Gideon was a breeze. When Gideon was born, we already had two children, and we knew it was time to have the third, so we walked out into the field one misty morning and casually spread out so we could thump some little boy melons. “Here’s a nice fat one!” one of us called. “No, how about this tall one over here?” But we took our time and finally the four of us stood in a small circle smiling down at a little curly haired boy in a pile of leaves. He seemed curious and strange but his eyes sparkled, and he finally winked at us awkwardly, holding his eye shut far too tightly for far too long. And that’s how we knew he was the one we were looking for. We loaded him into the back of the car and went home, stopping on the way to buy some bubbly sodas at the gas station in celebration.
Lydia was a little more complicated. She was much too eager to join our family. She jumped up and down in the hallway and checked her princess wristwatch every 30 seconds. “Come on!” We could hear her yelling. “When do I get to go?” She seemed not to hear the gentle booming command to be patient. She pressed her eye up against the keyhole of life and leaned into it. But she suddenly discovered that the door was not fully latched, and she came tumbling head over heels into the room unannounced, sprawling onto the floor and looking completely stunned. Somewhere in the universe there was the heaviest sigh ever heard followed by a soft chuckle. We lifted her up and she looked past us at the world with a wide smile. This is what she had been waiting for. This was where she belonged. And sitting in the corner, waiting to greet her was a little woman that offered a gentle hand and introduced herself, “Hello there Lydia. My name is Clara. I am your sister now.”
Clara. Clara had already been here a while at that point, and Clara had not arrive like that. Clara was different. Clara took her time. While we were waiting by the front door, tapping our toes anxiously watching for her, she was still miles down the road, not even having started on her journey yet. She was having deep conversations with old friends. Making them tea. Crocheting them pot holders, even though they did not own pots. She just couldn’t stand the thought of leaving so soon. And even if she did want to leave and join her new life and her family, what on Earth was she going to wear? The pink dress or the blue one? And where were her shoes? And Oh you just don’t even understand how important first impressions are, she can’t just meet her mom and dad with wet hair, could she? No. So, finally, we had to go out looking for her and when we found her we had to lovingly force her into the car, and drag her along, wet hair and all, while she explained, loudly, and stubbornly, that she was going to come on her own, she just needed to be given time to plan everything and say goodbye to her friends again. I think she might still be a little upset about that. And who can blame her, really?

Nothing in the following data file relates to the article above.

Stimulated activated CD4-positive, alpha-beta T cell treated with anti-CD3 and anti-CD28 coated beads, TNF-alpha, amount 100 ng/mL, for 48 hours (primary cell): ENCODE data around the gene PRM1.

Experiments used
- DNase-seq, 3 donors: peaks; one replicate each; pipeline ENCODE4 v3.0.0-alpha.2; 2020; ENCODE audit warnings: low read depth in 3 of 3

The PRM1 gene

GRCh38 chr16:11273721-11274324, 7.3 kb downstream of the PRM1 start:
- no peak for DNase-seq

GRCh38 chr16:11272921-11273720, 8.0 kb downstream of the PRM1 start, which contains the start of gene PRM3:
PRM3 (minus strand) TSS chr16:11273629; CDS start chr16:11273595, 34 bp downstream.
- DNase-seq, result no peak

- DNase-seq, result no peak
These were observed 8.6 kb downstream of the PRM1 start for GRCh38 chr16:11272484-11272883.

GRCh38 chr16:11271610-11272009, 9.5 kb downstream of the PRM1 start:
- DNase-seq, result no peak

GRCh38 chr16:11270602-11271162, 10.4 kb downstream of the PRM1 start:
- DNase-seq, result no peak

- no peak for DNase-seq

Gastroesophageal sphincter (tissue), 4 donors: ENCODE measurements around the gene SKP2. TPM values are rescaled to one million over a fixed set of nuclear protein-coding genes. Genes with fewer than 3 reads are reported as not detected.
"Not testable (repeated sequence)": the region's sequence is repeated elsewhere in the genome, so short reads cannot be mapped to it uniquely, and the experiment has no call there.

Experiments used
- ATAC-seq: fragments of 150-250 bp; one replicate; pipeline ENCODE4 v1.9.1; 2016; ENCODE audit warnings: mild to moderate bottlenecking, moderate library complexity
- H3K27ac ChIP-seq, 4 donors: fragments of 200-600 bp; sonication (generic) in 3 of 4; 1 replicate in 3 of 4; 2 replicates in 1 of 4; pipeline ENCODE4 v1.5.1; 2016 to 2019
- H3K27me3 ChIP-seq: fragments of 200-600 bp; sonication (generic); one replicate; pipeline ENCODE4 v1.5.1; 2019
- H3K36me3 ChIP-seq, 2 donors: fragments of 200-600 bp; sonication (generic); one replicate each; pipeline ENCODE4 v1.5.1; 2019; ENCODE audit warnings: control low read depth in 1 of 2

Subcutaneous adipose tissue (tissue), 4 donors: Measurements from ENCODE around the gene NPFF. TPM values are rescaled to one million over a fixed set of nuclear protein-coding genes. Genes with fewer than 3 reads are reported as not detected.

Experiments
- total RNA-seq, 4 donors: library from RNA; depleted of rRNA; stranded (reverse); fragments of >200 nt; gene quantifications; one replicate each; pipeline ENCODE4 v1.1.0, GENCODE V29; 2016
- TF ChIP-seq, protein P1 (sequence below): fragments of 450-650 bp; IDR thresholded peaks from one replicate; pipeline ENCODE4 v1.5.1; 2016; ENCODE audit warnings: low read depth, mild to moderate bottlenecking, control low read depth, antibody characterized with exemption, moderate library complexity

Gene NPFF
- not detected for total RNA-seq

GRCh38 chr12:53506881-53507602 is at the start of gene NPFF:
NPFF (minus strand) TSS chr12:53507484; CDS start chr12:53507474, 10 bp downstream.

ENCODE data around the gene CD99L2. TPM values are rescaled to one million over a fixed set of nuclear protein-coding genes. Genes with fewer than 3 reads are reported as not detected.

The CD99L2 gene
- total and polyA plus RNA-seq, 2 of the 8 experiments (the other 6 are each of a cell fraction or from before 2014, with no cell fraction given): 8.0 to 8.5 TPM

But that is one of the things I love about Clara. Because she didn’t waste any time at all after getting here before she was already teaching her mother and me about the worth of relationships and giving other people your full attention and time. Time, beyond any that could ever exist. And although it has become a mantra of mine to roll my eyes at the little girl and remind her, over and over again, “Clara, you cannot simply create time.” She seems to prove me wrong constantly. As she shares more of it than the universe should even contain.
“Do you want to be an adult this evening and play a game at the table, or be a child and play a game with your sister and cousin?” I asked her, just tonight.
And she confidently replied, “Both.” without hesitation. Both. Be a child and be an adult all in the same evening. And with focussed energy and attention, she was able to pull it off, with grace. Loving without inhibitions. No holding back. Boundless. Limitless. Timeless.
As of today, she has completed her 9th trip around the sun. But who is counting? Certainly not Clara.